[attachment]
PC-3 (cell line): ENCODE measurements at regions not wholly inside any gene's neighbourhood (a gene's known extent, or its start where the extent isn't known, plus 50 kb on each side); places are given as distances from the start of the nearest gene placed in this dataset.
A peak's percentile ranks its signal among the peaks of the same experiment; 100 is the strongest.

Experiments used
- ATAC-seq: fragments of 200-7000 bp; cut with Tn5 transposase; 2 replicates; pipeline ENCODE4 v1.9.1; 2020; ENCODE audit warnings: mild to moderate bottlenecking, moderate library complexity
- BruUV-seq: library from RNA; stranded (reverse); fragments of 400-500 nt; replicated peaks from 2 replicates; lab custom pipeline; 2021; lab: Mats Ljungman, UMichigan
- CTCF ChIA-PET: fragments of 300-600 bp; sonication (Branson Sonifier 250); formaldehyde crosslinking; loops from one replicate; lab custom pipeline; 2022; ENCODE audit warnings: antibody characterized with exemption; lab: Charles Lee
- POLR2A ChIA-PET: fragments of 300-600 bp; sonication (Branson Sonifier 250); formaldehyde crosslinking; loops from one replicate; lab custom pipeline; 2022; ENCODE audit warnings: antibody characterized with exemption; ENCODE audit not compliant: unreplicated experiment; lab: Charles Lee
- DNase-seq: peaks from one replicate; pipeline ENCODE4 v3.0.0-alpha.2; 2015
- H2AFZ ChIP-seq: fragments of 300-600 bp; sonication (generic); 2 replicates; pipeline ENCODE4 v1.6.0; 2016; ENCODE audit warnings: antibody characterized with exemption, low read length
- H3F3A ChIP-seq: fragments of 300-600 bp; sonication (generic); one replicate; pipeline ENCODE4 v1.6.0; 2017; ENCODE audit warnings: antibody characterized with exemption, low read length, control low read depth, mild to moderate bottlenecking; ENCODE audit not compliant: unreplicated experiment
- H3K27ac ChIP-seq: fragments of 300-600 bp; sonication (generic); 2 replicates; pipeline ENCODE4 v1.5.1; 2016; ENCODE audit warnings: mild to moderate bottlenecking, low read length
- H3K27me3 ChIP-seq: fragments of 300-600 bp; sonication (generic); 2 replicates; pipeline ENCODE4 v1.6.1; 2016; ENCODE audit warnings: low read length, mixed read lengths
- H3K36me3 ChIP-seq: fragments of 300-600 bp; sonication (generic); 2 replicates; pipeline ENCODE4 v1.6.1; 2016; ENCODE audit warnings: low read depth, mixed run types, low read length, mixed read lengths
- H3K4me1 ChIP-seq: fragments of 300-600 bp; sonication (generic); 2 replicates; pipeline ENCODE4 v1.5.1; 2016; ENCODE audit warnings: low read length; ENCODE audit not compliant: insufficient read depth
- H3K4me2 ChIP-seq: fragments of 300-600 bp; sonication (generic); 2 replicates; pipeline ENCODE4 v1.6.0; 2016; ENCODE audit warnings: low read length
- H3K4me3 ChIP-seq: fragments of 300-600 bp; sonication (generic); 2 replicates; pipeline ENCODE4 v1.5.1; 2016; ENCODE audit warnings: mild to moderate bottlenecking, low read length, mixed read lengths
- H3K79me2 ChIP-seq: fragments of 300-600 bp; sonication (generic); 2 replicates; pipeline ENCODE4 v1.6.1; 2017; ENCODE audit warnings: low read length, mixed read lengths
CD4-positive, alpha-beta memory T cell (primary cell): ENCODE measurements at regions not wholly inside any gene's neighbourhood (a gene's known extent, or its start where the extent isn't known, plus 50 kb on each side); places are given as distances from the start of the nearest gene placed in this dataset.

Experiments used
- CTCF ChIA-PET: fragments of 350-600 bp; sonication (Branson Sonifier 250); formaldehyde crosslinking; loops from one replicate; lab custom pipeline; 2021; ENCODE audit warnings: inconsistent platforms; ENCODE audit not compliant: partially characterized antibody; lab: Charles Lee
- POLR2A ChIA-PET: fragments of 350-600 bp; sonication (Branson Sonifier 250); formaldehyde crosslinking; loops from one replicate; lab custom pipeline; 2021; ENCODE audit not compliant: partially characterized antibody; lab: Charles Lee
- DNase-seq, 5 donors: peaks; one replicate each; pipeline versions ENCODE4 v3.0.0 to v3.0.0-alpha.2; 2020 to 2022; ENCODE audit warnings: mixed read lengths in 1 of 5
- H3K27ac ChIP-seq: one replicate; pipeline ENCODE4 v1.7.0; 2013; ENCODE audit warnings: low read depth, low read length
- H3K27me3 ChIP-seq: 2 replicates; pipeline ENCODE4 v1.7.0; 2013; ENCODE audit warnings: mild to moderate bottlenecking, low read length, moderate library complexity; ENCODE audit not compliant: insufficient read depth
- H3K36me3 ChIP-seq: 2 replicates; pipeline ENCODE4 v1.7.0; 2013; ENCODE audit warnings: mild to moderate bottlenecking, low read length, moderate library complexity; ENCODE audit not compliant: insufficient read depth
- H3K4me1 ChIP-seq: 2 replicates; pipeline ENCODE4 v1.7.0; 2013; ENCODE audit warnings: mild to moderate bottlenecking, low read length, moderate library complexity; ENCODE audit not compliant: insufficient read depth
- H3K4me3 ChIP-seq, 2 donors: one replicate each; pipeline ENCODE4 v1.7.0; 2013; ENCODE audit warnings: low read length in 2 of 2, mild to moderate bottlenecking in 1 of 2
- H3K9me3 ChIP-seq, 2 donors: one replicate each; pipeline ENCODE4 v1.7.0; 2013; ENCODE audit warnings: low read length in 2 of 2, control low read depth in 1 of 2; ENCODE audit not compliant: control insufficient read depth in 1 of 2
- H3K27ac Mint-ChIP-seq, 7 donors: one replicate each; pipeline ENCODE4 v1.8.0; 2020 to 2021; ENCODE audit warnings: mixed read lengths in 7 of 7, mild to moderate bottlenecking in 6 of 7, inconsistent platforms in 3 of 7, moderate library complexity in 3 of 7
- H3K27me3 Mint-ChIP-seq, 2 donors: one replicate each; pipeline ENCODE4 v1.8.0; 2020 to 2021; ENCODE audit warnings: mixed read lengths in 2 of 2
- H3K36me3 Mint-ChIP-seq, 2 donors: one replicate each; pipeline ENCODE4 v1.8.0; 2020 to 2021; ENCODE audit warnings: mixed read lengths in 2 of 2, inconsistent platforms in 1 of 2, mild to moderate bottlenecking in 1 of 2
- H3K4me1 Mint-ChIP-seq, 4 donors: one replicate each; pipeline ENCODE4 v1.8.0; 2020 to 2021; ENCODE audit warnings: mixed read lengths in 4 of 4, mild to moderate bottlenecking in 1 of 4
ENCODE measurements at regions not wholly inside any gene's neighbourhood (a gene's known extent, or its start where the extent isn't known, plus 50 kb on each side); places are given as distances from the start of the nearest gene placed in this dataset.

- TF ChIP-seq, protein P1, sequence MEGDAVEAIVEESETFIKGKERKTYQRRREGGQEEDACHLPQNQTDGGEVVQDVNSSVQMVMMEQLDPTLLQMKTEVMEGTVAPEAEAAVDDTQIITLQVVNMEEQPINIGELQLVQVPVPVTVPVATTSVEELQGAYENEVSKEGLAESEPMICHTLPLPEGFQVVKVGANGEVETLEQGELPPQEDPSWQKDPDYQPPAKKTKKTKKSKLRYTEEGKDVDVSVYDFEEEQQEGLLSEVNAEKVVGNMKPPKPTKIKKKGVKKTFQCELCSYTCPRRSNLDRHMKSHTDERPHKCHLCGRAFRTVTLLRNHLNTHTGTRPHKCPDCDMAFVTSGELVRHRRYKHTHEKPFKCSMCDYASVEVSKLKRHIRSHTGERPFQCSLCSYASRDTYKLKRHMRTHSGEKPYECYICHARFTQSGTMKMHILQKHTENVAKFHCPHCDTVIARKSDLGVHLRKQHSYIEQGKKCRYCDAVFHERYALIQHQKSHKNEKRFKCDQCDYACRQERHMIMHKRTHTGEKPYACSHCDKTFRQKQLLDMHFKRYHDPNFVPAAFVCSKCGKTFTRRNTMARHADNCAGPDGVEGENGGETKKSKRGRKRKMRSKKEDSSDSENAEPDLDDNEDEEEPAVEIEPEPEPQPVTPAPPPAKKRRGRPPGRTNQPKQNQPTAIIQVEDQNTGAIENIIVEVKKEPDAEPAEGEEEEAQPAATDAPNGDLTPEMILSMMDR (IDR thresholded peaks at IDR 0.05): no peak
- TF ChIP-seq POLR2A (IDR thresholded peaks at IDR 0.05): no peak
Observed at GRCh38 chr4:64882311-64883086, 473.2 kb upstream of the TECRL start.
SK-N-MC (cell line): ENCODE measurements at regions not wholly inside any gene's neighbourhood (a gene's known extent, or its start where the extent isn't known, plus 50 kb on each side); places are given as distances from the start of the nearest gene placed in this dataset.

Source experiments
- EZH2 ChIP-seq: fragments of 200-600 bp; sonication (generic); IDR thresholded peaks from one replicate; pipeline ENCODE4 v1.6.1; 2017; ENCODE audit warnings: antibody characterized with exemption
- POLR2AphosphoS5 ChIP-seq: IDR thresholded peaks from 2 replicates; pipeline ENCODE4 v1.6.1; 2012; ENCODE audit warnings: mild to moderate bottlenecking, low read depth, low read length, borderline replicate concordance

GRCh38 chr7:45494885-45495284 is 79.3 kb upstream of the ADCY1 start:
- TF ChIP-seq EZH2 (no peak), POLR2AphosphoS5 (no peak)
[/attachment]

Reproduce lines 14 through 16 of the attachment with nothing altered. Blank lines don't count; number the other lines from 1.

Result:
- H3K4me1 ChIP-seq: fragments of 300-600 bp; sonication (generic); 2 replicates; pipeline ENCODE4 v1.5.1; 2016; ENCODE audit warnings: low read length; ENCODE audit not compliant: insufficient read depth
- H3K4me2 ChIP-seq: fragments of 300-600 bp; sonication (generic); 2 replicates; pipeline ENCODE4 v1.6.0; 2016; ENCODE audit warnings: low read length
- H3K4me3 ChIP-seq: fragments of 300-600 bp; sonication (generic); 2 replicates; pipeline ENCODE4 v1.5.1; 2016; ENCODE audit warnings: mild to moderate bottlenecking, low read length, mixed read lengths